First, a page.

Date Joined: 02/10/09
Pros: For all I know, it's a great lamp.
Cons: Haven't a clue.
Overall Review: The manufacturer's website domain name is for sale! Doesn't strike me as a terribly good sign...
Pros: The only pro, such as it is, is its ready availability in brick & mortar stores.
Cons: Flimsy - like all basic Sandisk flash drives through the years, the shell is very thin plastic, not at all sturdy.
Slow - didn't bother with benchmarking, but it took about 7 minutes to copy a "whopping" 6 files totaling 3.5GB to the drive.
Pros: It works. Read speeds aren't bad at all, in the high teens.
Cons: Slo-o-ow writes at 4-5 MB/s. Not bad for 3 years ago, awfully slow by today's standards.
Overall Review: Fine as a freebie, not worth saving a few bucks if you're paying for it, though.
It has no activity light. Some might consider this a pro, some a con - personally, I don't care.
Pros: Aggressive internal garbage collection maintains stable performance under OSes without TRIM support, or when RAIDed. Good sequential speeds, basically meets stated specs.
Cons: Fairly mediocre random read/write performance. Obviously far better than a mechanical HD, but rather slow for an SSD. Boot-up, app loading, etc. are zippy but not lightning fast. Not a huge deal, but no NCQ support at all.
Overall Review: At $1/GB with discounts and MIR it was too good a deal to pass up but the lackluster random performance makes the drive avoidable at or near MSRP.
Pros: Well-made; heavy plastic; bright, easy-to-find color
Cons: Seriously flimsy hinge
Overall Review: OK for long-term storage, I guess, but the crux of the "hinge" is just a thin, narrow layer of plastic that feels like it'd rip apart under the least strain. I won't replace the case immediately since I expect this one to just sit on the shelf anyway, but I'll try another brand/model next time. It's too bad since otherwise the case is well made and I'd be happy to spend a little more for the same case with a metal pin hinge.
Pros: $10 for a functional, five-button, DPI switchable, wireless mouse. Hard to beat that.
Cons: Overall light/flimsy construction. The on/off switch feels like it might go at any time. Left/right buttons are kind of stiff, scroll wheel action is kind of mushy. The receiver is indeed a PITA to remove from the storage slot.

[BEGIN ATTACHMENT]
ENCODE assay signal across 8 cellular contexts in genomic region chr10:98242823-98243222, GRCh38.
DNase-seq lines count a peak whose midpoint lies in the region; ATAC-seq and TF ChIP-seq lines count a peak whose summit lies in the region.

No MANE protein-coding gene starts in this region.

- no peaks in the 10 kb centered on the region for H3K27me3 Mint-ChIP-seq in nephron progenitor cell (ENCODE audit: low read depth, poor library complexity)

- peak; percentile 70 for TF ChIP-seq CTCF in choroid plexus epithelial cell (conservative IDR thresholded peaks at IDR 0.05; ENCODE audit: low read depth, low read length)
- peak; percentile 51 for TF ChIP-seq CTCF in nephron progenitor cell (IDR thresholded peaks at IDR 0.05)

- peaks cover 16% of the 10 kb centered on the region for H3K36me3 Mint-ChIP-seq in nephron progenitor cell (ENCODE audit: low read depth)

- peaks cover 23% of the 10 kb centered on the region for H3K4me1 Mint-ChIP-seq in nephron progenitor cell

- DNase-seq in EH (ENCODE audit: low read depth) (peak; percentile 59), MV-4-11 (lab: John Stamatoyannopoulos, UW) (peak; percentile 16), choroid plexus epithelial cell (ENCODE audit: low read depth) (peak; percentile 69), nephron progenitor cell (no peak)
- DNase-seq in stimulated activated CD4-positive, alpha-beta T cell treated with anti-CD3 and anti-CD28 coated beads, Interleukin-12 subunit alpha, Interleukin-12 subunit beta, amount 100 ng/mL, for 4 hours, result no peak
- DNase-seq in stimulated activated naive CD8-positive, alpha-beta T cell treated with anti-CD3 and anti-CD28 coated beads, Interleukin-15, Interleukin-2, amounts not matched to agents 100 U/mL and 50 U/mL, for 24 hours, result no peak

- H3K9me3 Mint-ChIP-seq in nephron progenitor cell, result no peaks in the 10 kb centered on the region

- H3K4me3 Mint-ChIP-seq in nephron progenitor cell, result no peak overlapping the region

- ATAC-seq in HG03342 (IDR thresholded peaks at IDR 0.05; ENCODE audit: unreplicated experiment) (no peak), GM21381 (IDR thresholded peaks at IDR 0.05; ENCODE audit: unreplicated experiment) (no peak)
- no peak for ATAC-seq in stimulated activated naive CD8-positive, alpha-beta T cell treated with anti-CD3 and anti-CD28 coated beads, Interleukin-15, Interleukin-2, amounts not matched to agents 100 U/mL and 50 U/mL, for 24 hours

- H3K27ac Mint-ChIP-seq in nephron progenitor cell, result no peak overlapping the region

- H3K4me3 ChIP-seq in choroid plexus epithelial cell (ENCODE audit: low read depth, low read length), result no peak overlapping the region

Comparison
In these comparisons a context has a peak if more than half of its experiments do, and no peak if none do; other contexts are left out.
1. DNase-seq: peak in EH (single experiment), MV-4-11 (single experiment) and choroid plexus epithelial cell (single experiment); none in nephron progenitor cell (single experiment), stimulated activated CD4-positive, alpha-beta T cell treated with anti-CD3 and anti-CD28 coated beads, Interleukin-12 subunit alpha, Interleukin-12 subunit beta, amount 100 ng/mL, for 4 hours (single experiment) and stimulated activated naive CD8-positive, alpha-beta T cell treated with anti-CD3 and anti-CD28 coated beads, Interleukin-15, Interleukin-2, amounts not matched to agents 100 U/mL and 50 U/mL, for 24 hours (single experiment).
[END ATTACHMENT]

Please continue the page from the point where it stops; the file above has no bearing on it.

Overall Review: 3.5 + benefit of the doubt. For price to quality ratio, it gets a five. For abstract quality, it gets a 2. Kingwin probably should've spent another $1-2 on materials and charged $15 for the mouse... I bought it basically as a back-up mouse and it's great for that, but I'd hate to use it for long periods daily.
Pros: Generally well built, good weight with AAA battery. The laser tracks well and battery life seems good 3 months out (I rarely turn it off). The DPI switch is smooth, with an indicator LED. The transceiver storage slot has been reliable so far. Has an on-off switch.
Cons: The right mouse key goes in and out of mechanical alignment. It always sends the mouse-click properly, but you have to readjust your grip a little day-in-day-out depending on its mood. It's difficult to reach rear-side button and to side-press the scroll wheel. Not worth the $ + fee to RMA, but both are annoying with heavy use.
Overall Review: It's "too small", but so are all travel mouses, so my rating doesn't reflect that. But despite this one's curved, slanted design, the ergonomics could be a lot better even for its size. For $13 (sale + slow MIR), I'm happy with it; at full price, I wouldn't be. Rebate took at least 12 weeks. :(
Pros: No separate power connection, slim card, pretty fast. OpenCL, CUDA support. Temps <= mid-60s after 8+ hrs at medium load in a stuffy compact Dell case at room temp.
Cons: If you have a separate power connector available, shop around, with or without rebates. With more power available, a little more $$ can get you more performance.
Overall Review: At ~$40 net it's a great deal if you don't want to replace a power supply. I don't game, but it's been working fine with OpenCL-enabled apps. Plays well with LuxRender/SGL. Anything slower would be utterly pointless, but this is a decent card for GPGU on a lower-powered machine. Plugged & played on my Dell Inspiron 530 under Vista x64 (300W PSU, compact tower.)